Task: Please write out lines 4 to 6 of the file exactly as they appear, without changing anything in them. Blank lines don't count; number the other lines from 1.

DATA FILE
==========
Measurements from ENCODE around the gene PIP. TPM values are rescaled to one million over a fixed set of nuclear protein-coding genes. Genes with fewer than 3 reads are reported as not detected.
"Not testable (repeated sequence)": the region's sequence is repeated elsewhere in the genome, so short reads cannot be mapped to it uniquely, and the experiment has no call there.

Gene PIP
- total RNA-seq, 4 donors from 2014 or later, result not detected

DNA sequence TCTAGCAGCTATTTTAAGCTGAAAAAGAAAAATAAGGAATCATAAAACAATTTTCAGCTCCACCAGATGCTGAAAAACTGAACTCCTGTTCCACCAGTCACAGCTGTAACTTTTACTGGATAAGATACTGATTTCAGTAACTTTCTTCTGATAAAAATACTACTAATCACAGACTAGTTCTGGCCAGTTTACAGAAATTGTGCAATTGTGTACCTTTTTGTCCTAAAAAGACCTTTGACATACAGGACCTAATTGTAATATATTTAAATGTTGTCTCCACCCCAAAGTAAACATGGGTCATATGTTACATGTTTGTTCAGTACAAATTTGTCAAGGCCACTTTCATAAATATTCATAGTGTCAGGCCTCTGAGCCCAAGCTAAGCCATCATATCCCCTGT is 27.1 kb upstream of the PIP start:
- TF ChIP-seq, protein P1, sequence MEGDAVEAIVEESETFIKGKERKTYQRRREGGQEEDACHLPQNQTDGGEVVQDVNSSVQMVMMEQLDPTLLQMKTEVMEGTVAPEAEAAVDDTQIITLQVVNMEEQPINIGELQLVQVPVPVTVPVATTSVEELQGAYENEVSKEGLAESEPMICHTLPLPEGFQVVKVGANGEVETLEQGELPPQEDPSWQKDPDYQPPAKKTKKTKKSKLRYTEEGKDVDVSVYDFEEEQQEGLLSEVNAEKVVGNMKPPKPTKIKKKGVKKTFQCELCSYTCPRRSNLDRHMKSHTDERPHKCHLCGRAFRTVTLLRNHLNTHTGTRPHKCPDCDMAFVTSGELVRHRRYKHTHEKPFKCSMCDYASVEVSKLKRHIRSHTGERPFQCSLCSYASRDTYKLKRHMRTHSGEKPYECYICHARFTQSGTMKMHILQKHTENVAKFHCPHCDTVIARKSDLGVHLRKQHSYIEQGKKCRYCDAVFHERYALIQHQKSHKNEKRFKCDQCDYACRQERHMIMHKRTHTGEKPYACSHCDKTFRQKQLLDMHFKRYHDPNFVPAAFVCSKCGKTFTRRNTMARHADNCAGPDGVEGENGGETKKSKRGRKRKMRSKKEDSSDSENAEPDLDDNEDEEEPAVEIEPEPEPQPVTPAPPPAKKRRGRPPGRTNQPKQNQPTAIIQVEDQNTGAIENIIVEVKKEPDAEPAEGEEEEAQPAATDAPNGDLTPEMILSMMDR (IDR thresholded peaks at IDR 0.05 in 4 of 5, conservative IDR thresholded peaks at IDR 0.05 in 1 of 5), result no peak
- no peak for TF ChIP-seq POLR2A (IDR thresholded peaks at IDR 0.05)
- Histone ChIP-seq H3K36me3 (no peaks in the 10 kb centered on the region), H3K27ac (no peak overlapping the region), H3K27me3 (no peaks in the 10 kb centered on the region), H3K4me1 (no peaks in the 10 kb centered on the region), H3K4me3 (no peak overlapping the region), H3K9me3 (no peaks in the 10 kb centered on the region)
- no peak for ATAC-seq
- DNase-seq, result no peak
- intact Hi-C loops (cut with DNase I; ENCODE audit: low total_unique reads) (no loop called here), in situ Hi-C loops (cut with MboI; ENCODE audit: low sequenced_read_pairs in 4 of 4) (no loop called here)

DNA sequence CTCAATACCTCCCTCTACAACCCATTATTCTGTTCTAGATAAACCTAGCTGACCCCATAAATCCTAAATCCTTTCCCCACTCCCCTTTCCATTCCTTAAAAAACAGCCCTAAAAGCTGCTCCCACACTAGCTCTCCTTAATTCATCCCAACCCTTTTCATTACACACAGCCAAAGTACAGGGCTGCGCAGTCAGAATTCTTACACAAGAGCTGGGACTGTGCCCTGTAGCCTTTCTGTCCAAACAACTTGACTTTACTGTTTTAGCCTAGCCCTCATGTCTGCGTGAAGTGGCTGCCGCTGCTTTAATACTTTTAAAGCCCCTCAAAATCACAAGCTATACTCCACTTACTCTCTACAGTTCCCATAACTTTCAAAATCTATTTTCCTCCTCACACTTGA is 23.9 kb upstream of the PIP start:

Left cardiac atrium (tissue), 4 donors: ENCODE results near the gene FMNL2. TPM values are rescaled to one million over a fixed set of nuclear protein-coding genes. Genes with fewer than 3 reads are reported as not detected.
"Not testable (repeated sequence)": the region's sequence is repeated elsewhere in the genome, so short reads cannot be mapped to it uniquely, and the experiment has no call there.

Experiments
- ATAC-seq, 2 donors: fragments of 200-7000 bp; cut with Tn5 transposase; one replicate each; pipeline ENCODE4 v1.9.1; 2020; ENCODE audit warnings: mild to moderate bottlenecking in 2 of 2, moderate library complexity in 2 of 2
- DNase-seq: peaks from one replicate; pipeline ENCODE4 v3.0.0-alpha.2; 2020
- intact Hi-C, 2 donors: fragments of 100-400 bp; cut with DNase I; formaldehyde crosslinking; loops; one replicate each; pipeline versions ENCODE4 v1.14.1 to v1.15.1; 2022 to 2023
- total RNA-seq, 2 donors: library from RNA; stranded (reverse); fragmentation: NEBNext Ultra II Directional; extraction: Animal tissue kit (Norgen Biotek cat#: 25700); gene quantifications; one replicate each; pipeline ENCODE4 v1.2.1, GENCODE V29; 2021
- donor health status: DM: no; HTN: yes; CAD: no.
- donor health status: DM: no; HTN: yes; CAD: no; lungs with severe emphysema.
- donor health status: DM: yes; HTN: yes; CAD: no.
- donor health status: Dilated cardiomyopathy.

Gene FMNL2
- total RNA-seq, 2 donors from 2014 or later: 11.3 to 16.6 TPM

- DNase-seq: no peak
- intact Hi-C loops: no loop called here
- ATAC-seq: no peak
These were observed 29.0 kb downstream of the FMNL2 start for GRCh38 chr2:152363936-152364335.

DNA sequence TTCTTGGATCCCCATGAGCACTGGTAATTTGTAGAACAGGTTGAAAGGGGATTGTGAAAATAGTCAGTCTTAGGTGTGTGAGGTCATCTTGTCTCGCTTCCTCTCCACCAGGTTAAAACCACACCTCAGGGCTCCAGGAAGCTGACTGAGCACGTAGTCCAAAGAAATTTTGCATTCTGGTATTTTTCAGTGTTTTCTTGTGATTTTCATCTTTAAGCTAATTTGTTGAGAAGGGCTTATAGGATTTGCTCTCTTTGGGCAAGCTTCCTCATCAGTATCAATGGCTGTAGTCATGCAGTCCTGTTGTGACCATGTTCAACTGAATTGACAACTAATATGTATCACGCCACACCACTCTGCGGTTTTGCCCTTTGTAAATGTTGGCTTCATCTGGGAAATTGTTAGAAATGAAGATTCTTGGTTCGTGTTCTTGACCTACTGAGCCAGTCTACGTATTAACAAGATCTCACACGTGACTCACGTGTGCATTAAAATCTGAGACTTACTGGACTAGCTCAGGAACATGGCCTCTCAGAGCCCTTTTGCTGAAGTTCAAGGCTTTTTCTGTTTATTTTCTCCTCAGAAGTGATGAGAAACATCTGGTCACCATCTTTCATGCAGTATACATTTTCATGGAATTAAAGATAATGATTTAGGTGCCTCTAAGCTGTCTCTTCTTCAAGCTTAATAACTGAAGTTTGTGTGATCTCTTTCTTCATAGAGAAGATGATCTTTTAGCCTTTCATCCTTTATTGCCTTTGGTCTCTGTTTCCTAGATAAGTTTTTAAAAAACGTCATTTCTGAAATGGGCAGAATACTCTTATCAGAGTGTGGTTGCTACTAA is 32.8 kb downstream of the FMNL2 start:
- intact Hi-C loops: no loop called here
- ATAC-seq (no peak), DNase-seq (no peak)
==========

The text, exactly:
- total RNA-seq, 4 donors from 2014 or later, result not detected

DNA sequence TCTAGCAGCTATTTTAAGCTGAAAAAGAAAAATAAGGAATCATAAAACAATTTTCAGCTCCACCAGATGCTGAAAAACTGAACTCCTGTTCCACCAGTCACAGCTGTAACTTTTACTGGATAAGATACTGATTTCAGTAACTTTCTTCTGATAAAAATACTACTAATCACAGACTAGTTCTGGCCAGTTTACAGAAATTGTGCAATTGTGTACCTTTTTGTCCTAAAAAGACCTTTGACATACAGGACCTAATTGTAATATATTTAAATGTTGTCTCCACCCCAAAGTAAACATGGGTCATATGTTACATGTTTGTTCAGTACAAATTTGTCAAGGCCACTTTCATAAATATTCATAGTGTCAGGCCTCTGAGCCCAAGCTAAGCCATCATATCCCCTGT is 27.1 kb upstream of the PIP start:
- TF ChIP-seq, protein P1, sequence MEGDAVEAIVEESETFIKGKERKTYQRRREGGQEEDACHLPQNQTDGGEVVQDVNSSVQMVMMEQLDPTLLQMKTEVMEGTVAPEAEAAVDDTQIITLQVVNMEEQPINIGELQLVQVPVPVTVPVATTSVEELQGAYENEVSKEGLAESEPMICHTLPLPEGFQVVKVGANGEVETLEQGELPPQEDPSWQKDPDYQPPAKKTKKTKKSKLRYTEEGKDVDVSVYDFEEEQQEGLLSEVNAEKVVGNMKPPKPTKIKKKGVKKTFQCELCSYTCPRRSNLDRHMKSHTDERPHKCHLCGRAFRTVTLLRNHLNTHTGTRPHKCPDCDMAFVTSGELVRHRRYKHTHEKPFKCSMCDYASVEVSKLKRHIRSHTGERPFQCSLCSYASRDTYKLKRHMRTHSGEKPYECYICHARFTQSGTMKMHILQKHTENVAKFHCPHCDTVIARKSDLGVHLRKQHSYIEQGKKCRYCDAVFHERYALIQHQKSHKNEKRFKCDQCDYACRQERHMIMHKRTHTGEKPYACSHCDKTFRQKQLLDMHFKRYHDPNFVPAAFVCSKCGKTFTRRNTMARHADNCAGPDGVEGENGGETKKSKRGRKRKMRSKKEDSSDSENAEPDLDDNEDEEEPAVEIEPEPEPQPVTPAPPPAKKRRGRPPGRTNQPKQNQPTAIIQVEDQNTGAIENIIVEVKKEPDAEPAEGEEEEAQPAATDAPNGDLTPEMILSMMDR (IDR thresholded peaks at IDR 0.05 in 4 of 5, conservative IDR thresholded peaks at IDR 0.05 in 1 of 5), result no peak